Stanzas Five and Six

To their appointed levels, how their eyes
Go to each other, guessing; on the way
Traffic; a locked church; short terraced streets
Where kids chalk games, and girls with hair-dos fetch

Here, the poet finds people looking around at one another, and sees them wondering if they will also be ‘wheeled off’ to the endless rooms, from where it is ‘harder to return from.’ In fact, they are afraid of the dark of hospitals from where some come alive, while some come dead. All the people are held with fear that will suppress all their hopes and will make them quiet.

Larkin says the building has so many rooms that it is very hard to guess (not guaranteed) whether one would come safe or not. And no one knows whether, after returning from there, he/she will see them or anyone of them who he had left before getting into the numberless rooms of the building.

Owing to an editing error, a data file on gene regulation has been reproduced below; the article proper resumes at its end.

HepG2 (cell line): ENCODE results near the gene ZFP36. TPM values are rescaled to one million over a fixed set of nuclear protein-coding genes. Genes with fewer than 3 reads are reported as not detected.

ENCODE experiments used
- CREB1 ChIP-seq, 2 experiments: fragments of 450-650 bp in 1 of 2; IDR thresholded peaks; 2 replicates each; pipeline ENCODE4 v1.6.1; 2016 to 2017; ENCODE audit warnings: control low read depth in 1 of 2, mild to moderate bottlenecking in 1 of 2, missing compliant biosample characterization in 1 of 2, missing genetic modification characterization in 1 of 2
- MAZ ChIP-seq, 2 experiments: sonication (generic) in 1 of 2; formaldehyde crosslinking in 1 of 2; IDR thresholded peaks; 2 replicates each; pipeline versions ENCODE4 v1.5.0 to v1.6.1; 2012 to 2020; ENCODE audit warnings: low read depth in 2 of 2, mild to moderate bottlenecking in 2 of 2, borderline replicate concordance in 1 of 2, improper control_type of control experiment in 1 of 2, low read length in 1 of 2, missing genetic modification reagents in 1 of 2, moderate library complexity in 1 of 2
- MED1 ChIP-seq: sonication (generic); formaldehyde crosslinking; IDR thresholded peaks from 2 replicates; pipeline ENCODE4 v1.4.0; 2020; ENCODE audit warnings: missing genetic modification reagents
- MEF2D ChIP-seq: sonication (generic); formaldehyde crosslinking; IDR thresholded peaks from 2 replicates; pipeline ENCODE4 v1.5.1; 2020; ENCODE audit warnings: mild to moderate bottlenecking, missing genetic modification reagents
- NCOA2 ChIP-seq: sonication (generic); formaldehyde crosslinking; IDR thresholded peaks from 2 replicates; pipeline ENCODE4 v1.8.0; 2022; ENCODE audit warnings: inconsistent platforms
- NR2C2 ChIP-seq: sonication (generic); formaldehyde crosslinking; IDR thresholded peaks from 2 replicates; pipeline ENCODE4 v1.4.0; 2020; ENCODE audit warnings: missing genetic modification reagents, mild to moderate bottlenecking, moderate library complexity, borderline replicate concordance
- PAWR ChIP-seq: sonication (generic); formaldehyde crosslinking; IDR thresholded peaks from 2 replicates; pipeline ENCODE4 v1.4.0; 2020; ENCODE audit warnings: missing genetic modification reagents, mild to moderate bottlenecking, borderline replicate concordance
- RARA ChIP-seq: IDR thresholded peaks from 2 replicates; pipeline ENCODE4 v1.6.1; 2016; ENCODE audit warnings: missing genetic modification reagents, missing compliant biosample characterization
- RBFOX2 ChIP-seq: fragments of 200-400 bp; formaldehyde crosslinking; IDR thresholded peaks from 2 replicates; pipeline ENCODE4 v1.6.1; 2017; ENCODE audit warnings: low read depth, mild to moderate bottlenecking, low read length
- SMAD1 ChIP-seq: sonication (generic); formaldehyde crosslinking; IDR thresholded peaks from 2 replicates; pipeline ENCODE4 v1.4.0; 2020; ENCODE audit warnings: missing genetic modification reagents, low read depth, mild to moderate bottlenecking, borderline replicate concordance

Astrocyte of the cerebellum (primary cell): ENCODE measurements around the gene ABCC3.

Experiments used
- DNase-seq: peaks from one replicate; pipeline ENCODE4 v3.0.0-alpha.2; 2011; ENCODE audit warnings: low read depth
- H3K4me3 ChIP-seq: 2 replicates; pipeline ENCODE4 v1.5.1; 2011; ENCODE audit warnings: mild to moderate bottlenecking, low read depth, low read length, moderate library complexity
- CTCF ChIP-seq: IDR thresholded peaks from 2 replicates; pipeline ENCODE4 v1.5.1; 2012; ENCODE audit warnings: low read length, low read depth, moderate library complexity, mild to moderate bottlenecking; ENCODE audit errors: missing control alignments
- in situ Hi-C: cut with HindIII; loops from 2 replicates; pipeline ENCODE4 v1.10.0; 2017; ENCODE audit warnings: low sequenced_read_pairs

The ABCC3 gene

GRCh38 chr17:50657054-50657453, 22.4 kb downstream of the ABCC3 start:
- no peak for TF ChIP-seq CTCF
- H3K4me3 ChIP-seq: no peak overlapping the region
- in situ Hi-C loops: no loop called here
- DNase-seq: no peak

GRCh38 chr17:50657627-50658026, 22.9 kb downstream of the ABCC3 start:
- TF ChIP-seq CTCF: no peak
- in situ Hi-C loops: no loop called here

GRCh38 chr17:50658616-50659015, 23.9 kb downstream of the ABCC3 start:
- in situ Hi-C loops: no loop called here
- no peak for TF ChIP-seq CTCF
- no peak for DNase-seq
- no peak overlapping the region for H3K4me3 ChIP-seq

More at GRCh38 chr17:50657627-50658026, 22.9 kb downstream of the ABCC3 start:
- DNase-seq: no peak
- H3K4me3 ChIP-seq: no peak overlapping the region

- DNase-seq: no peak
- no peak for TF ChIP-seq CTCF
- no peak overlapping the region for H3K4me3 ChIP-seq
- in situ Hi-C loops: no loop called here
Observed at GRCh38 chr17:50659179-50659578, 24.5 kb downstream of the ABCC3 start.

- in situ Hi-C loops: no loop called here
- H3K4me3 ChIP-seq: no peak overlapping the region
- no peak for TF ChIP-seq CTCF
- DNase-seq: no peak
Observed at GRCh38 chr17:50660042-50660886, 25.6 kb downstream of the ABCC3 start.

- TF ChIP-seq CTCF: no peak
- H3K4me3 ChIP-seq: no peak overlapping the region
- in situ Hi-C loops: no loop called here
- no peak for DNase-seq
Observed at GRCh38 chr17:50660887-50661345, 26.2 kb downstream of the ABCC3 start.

Comparing this gloomy and serious atmosphere of the building to the outer world, the poet again changes his tone and says that out of this building, there lies the normal world, where lie streets, pipes, traffic, freedom, a car park, and children playing their games.

On the contrary, the hospital-like building is like a ‘locked church,’ which has no hope of divine intervention. This is, in fact, like a prison where prisoners are kept confined until they complete their imprisonment. Similarly, in a hospital, the patients are kept until they have recovered from their health problems.

Stanza Seven

Their separates from the cleaners – O world,
To carry life, collapsing only when

Here we find the poet saying that the building takes the people off their identity, and clothes them in ‘washed-to-rags ward clothes’. The whole world is like a ‘touching dream,’ an utterly unreal and false illusion towards which we get easily lulled, ‘but wake up separately.’ The poet, Philip Larkin, says that all its loves and chances are beyond reality. There exists in it ‘conceits’ and ‘self-protecting ignorance’ which is engulfed with unrealism and falsehood, and the realities of death are ‘congealed,’ and its harsh realities are known when brought ‘in these corridors.’

Stanza Eight